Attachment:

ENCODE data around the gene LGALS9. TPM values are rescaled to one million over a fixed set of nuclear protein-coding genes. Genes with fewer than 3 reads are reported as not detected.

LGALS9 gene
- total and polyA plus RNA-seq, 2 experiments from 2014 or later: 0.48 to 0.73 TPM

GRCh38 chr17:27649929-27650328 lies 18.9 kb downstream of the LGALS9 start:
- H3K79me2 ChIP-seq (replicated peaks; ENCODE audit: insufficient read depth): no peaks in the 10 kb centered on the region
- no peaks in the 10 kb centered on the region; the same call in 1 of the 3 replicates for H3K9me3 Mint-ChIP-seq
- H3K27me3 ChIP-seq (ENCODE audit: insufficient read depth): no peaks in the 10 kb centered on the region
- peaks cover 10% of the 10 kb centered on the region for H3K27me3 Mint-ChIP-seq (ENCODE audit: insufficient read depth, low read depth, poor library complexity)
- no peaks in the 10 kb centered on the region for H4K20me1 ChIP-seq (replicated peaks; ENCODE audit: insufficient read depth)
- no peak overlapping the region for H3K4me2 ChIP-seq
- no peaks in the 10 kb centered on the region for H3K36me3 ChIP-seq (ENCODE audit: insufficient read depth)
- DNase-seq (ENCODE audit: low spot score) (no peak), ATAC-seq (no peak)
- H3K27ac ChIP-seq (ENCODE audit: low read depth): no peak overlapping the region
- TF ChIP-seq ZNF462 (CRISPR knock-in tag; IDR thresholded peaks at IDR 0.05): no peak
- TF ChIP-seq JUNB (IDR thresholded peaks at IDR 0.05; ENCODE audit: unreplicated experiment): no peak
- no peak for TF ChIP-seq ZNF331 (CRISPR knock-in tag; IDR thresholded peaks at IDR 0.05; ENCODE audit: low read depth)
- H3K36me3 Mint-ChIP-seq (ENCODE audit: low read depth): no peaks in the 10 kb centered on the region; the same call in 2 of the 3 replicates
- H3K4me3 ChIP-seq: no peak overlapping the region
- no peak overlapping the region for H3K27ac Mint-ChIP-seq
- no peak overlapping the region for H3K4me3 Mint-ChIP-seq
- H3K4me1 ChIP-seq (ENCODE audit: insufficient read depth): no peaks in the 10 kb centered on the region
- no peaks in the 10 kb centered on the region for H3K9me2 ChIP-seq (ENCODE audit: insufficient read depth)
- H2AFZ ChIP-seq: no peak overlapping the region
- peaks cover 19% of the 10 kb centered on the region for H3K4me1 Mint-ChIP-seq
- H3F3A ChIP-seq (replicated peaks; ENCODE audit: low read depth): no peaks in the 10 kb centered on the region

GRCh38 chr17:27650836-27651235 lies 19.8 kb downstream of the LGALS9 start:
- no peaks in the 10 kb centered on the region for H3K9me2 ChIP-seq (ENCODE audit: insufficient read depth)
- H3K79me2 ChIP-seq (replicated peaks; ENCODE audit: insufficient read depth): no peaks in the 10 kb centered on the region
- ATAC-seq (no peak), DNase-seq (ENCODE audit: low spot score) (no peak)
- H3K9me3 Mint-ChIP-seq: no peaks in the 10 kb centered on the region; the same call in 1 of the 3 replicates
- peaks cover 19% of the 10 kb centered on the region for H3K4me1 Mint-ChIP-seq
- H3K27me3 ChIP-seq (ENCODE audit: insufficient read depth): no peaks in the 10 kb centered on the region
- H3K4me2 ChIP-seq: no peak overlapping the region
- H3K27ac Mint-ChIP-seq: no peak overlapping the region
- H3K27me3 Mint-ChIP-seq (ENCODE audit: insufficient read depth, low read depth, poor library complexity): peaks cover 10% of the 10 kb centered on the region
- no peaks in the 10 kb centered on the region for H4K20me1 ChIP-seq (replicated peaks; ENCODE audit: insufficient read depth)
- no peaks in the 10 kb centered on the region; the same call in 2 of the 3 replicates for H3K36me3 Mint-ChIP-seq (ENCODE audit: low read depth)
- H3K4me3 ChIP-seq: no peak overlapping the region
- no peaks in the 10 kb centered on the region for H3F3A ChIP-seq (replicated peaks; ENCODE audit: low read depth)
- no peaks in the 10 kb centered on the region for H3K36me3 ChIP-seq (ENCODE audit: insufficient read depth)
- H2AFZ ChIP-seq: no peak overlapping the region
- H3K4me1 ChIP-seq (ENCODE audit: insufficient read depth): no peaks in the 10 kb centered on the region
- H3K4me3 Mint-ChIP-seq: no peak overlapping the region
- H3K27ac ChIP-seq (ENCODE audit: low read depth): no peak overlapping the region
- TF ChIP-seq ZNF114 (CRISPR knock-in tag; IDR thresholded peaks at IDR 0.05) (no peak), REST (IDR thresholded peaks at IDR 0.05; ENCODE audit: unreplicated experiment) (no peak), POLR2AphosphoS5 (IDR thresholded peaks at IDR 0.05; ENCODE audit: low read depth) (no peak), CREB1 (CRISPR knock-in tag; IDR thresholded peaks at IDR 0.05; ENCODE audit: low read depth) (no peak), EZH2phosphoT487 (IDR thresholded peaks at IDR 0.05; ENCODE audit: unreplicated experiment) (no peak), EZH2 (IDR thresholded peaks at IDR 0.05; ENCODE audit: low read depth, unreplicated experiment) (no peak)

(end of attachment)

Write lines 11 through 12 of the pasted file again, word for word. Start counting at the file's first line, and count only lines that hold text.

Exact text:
- no peaks in the 10 kb centered on the region for H3K36me3 ChIP-seq (ENCODE audit: insufficient read depth)
- DNase-seq (ENCODE audit: low spot score) (no peak), ATAC-seq (no peak)